Keys to more success nearer for pianist

Local | Phoebe Ng 9 Jun 2017

Pianist Rachel Cheung Wai-ching has made it to the finals of the Cliburn International Piano Competition, the "Olympics of classical music," with the winner to be announced tomorrow.

Not only is she the first Hongkonger to have made it this far, Cheung is also the only woman among the six finalists announced in Fort Worth, Texas.

Ahead of her performance tonight, Cheung, 25, said there is no pressure as she is already very satisfied with what she has accomplished.

"Getting into the finals is a big bonus already, I will just enjoy the remaining performance," she told The Standard. "Win or not, the biggest takeaway is to see myself improving."

However, she admitted it is the toughest contest she has entered despite having won international competitions already.

"I haven't stopped practicing for a day since I came here on May 21," Cheung said. "It really trained up my stamina."

Cheung said it still felt quite "dreamy" to have made the finals even though she was pretty confident.

The winner receives US$50,000 (HK$389,000) and a three-year management contract.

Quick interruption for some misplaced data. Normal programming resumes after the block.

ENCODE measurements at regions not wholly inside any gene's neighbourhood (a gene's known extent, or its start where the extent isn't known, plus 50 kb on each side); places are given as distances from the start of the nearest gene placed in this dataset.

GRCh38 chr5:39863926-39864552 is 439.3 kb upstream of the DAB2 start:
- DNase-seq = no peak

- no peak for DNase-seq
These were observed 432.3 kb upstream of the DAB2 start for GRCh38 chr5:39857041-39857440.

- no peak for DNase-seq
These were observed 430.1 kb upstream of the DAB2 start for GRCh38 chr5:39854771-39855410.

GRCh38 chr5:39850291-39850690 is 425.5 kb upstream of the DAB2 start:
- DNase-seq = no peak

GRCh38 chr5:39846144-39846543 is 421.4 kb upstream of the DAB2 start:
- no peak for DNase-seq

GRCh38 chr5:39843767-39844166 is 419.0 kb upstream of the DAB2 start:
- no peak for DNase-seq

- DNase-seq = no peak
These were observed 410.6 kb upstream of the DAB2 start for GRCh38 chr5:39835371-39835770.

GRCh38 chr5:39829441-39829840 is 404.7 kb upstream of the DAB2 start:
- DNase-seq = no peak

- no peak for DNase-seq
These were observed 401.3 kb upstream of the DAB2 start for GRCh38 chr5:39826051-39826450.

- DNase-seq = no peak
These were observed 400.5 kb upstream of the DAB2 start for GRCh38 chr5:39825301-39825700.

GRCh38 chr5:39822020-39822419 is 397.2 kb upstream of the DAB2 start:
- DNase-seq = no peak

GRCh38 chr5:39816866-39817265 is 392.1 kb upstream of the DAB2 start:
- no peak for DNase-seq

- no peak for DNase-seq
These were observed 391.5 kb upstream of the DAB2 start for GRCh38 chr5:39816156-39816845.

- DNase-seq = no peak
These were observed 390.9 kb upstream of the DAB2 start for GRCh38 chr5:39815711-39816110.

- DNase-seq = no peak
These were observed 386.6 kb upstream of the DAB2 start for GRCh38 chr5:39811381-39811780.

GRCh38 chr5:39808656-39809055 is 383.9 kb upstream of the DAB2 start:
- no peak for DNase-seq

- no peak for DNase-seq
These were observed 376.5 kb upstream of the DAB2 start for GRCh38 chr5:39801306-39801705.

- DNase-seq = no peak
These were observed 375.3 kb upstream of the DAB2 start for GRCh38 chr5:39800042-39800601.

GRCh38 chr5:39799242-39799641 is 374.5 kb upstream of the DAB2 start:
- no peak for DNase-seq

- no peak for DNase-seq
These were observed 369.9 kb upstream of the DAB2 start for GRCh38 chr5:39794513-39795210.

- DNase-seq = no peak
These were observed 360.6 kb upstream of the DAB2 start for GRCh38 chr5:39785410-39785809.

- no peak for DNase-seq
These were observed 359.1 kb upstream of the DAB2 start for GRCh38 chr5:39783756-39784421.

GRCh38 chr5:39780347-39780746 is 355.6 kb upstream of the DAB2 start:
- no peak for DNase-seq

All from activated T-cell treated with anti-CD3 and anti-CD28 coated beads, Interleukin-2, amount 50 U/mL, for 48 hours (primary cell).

Cheung will perform Beethoven's Piano Concerto No 4 in G Major, Op 58 today after playing Brahms's Piano Quintet in F Minor, op 34 yesterday in the two-day finals.

In the semifinal, she impressed the audience with a Mozart concerto and a 60-minute recital.

Reviewers said she gave "a powerful performance full of high drama and interesting details."

She is competing against two Russians, Yury Favorin and Georgy Tchaidze, two Americans, Kenneth Broberg and Daniel Hsu, and South Korean Yekwon Sunwoo.

A homegrown talent, Cheung has studied with Eleanor Wong Yee-lun at the Hong Kong Academy for the Performing Arts since 2001. She also spent two years at the Yale School of Music under Peter Frankl.

Wong joked that she would just wait for the online playback because she would get "too nervous" watching the live stream.

She also encouraged her student to "relax and enjoy it," but admitted she hopes Cheung's accomplishment in the Cliburn can give her a career lift.

"The audience base for classical music is too small for such a tiny city as Hong Kong," Wong said.

The Cliburn has been hailed as "a cross between the Miss America Pageant, the Olympic Games, the Academy Awards and the Pulitzer Prize" by the Boston Globe newspaper. It was named after American pianist Van Cliburn, who died in 2013.

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